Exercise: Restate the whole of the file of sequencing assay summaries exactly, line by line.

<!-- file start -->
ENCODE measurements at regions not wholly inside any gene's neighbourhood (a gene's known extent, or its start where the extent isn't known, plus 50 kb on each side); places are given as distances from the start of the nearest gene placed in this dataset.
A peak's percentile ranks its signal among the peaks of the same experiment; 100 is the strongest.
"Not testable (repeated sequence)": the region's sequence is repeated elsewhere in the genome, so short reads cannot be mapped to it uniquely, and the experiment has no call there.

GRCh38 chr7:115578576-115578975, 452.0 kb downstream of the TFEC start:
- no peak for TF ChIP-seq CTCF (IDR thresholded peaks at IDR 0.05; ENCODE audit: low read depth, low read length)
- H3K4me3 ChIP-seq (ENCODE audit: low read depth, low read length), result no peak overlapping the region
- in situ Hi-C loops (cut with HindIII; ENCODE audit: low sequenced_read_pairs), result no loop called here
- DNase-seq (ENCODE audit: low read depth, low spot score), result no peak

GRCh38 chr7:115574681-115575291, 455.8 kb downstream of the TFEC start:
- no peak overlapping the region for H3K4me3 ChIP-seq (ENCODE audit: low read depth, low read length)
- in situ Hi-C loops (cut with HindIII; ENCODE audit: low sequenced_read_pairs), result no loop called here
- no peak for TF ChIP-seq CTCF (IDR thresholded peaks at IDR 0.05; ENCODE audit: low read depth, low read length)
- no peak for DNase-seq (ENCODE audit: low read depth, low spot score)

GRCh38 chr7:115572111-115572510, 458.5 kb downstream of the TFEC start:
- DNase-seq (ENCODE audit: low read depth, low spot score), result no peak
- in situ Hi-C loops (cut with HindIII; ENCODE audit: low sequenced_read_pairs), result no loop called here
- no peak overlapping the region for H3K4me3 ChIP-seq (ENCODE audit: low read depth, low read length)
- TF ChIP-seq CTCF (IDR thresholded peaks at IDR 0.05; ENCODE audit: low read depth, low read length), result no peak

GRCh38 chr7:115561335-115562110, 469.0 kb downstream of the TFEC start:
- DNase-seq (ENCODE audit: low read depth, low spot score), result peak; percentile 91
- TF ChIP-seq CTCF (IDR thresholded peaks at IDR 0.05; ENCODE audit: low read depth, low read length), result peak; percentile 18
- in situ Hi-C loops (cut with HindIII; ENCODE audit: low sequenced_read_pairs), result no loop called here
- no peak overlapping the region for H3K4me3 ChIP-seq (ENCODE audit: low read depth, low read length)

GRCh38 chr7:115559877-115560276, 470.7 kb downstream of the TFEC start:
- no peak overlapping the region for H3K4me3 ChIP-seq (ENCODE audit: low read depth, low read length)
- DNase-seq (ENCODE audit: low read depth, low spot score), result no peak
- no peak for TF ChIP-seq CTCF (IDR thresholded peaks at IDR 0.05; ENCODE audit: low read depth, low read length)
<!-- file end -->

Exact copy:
ENCODE measurements at regions not wholly inside any gene's neighbourhood (a gene's known extent, or its start where the extent isn't known, plus 50 kb on each side); places are given as distances from the start of the nearest gene placed in this dataset.
A peak's percentile ranks its signal among the peaks of the same experiment; 100 is the strongest.
"Not testable (repeated sequence)": the region's sequence is repeated elsewhere in the genome, so short reads cannot be mapped to it uniquely, and the experiment has no call there.

GRCh38 chr7:115578576-115578975, 452.0 kb downstream of the TFEC start:
- no peak for TF ChIP-seq CTCF (IDR thresholded peaks at IDR 0.05; ENCODE audit: low read depth, low read length)
- H3K4me3 ChIP-seq (ENCODE audit: low read depth, low read length), result no peak overlapping the region
- in situ Hi-C loops (cut with HindIII; ENCODE audit: low sequenced_read_pairs), result no loop called here
- DNase-seq (ENCODE audit: low read depth, low spot score), result no peak

GRCh38 chr7:115574681-115575291, 455.8 kb downstream of the TFEC start:
- no peak overlapping the region for H3K4me3 ChIP-seq (ENCODE audit: low read depth, low read length)
- in situ Hi-C loops (cut with HindIII; ENCODE audit: low sequenced_read_pairs), result no loop called here
- no peak for TF ChIP-seq CTCF (IDR thresholded peaks at IDR 0.05; ENCODE audit: low read depth, low read length)
- no peak for DNase-seq (ENCODE audit: low read depth, low spot score)

GRCh38 chr7:115572111-115572510, 458.5 kb downstream of the TFEC start:
- DNase-seq (ENCODE audit: low read depth, low spot score), result no peak
- in situ Hi-C loops (cut with HindIII; ENCODE audit: low sequenced_read_pairs), result no loop called here
- no peak overlapping the region for H3K4me3 ChIP-seq (ENCODE audit: low read depth, low read length)
- TF ChIP-seq CTCF (IDR thresholded peaks at IDR 0.05; ENCODE audit: low read depth, low read length), result no peak

GRCh38 chr7:115561335-115562110, 469.0 kb downstream of the TFEC start:
- DNase-seq (ENCODE audit: low read depth, low spot score), result peak; percentile 91
- TF ChIP-seq CTCF (IDR thresholded peaks at IDR 0.05; ENCODE audit: low read depth, low read length), result peak; percentile 18
- in situ Hi-C loops (cut with HindIII; ENCODE audit: low sequenced_read_pairs), result no loop called here
- no peak overlapping the region for H3K4me3 ChIP-seq (ENCODE audit: low read depth, low read length)

GRCh38 chr7:115559877-115560276, 470.7 kb downstream of the TFEC start:
- no peak overlapping the region for H3K4me3 ChIP-seq (ENCODE audit: low read depth, low read length)
- DNase-seq (ENCODE audit: low read depth, low spot score), result no peak
- no peak for TF ChIP-seq CTCF (IDR thresholded peaks at IDR 0.05; ENCODE audit: low read depth, low read length)